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Re: makefile-mode font-lock bugs and annoyances

From: Daniel Pfeiffer
Subject: Re: makefile-mode font-lock bugs and annoyances
Date: Thu, 09 Jun 2005 09:16:44 +0200
User-agent: Mozilla Thunderbird 1.0.2 (X11/20050317)

la 08.06.2005 19:02 Glenn Morris skribis:

Since it doesn't seem to be going away (despite this thread where
nobody liked it:
and several poeple asked for the changes to be reverted), here is a
list of problems with the latest makefile-mode.

Font-lock bugs:

1. In constructs such as:

ARCH       = $(shell uname -s)

"shell" is highlighted as a variable when it is not. Emacs-21.3 gets
this right.
I don't know where that came from. This worked right when I did it, then a change in the Emacs display engine (something about overriding face attributes) seemed to have broken it, but before I found time to analyse and report it, it was working right again.

2. Highlighting of conditional constructs is broken:

ifdef FOO
  blah blah

i) FOO does not get highlighted as a variable. Emacs-21.3 gets this
ii) ifdef / else / endif do not get highlighted as keywords.
Emacs-21.3 gets this right.
This is correct, because ifdef et al. are not keywords for make! The old makefile-mode mixed up make, gmake and automake, not allowing you to see when you wrote stuff for the wrong make into a makefile. In Emacs' own makefiles for example ifdef must *not* get highlighted for this very reason. (Maybe it should even signal an error when you type it, so you really notice :-)

The problem here is that for backwards compatibility gmake will read in a Makefile when there is no GNUmakefile. That made some people get sloppy and actually write gmake constructs into plain Makefiles. There is a keybinding C-c C-m C-g for quickly switching to makefile-gmake-mode in such a case. There you get what you are looking for.

Annoyances. These are all IMO.

1. makefile-shell-face is incredibly ugly.

Eg in the following:

  cd $(bindir) ; \
  rm -f $(targets)

I see a spoldge of grey background extending from "cd" through to the
right-hand edge of the display on that line, and from column 0 in the
"rm" line to the end of the text. Yuck. Moreover, I don't think it
serves any useful purpose.
If you don't think the extra information font-lock gives to the eye serves any useful purpose, don't use it. Here we have one little character at the end of the first line which makes a huge difference as to what gets passed to the Shell. I find it very useful to see at a glance that the two lines (in some makefiles dozens of lines) are in fact one. As for the face, I chose a background colour so it wouldn't collide whith any variable, function etc. highlighting. And the colour name, seashell, was just too tempting for a Shell command.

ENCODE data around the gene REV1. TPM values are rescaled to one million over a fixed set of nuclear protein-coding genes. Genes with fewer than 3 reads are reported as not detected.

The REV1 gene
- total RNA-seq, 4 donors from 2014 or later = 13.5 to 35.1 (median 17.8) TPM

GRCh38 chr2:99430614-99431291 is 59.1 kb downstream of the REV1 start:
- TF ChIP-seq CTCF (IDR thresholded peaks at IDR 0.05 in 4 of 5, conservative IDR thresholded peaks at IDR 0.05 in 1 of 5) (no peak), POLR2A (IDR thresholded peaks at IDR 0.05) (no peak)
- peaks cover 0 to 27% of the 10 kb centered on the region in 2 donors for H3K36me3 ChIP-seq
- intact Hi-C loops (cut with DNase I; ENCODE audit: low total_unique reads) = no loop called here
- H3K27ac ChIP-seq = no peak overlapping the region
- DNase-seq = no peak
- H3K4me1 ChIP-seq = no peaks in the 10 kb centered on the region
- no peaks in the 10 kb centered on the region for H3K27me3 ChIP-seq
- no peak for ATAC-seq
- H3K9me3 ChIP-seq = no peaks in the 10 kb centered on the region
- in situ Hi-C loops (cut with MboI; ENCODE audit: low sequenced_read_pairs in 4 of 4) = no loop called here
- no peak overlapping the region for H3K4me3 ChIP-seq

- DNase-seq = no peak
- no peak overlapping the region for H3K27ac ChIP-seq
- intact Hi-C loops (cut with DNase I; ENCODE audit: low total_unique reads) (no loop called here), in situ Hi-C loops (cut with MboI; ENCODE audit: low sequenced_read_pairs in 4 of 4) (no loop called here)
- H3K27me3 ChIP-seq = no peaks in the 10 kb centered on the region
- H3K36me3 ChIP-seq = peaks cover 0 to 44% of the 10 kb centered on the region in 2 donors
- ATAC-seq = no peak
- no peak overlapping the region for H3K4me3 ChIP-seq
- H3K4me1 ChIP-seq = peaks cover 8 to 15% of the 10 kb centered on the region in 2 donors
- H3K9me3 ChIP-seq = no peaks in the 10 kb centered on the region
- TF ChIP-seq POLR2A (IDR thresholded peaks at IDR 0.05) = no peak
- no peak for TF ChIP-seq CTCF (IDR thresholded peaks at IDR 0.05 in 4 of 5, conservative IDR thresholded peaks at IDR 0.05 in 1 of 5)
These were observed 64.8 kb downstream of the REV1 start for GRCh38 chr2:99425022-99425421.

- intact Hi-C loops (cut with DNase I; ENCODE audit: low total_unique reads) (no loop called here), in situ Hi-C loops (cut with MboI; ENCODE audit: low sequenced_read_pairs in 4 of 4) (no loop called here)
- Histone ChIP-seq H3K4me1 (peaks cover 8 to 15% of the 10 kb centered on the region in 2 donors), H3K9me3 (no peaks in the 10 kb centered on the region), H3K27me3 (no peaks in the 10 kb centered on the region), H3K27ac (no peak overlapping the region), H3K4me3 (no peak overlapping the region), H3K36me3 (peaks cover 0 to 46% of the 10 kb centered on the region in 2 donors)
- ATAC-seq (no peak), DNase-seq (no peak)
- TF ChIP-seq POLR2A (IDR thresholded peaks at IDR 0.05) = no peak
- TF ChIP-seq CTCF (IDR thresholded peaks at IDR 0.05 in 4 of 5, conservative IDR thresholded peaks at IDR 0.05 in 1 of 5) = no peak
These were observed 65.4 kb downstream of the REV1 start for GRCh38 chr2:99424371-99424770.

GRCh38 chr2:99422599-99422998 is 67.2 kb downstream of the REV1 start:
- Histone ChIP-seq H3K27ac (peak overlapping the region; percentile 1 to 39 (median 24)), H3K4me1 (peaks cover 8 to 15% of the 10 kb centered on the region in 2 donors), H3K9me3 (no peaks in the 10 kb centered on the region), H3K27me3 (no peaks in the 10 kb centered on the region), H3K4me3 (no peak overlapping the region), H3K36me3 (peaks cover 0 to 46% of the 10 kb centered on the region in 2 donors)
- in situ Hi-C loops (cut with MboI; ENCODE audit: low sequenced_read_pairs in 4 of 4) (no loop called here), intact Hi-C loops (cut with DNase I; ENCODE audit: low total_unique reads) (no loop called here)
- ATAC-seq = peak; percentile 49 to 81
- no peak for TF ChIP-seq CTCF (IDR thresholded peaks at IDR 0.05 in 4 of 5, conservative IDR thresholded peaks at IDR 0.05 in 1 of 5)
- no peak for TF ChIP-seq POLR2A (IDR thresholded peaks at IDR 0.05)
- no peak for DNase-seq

The other aspect is that makefiles marry two completely different languages, their own and Shell (and in the case of makepp even Perl as a third). Font locking like this makes it easy to tell them apart instantly.

2. With something like:

clean :
     -rm -f *.mod *.o $(targets)

The "-" before "rm" gets highlighted in font-lock-type-face. This is
just silly.
It's definitely not part of the command, so it must look different! In a way it's a keyword, though it's not even a word. It marks a special type of command that may fail. Likewise @ marks a type of command that gets hushed up. I think introducing a makefile-command-modifier-face for two characters might be an overkill. Especially since font-lock doubles each face as a variable, so you can set this locally to anything in makefile-mode-hook.

3. $@ gets highlighted with makefile-targets-face. I'd prefer it to be
  treated as a variable, as it used to be, because... it's a

4. Ditto for $^, which gets font-lock-constant-face at present.

I don't know why, but when I took over makefile mode, single character variables were already highlighted differently from parenthesized multiletter ones. I feel that to be wrong, but I didn't care since in makepp every single character variable has a long alias which I always use, so I don't see these. As for target face, that is an additional face for $@ because it's not only a variable but also the target. That's why it's underlined, so it can be combined with variable face, which has a foreground colour and shell face, which has a background colour.

coralament / best Grötens / liebe Grüße / best regards / elkorajn salutojn
Daniel Pfeiffer

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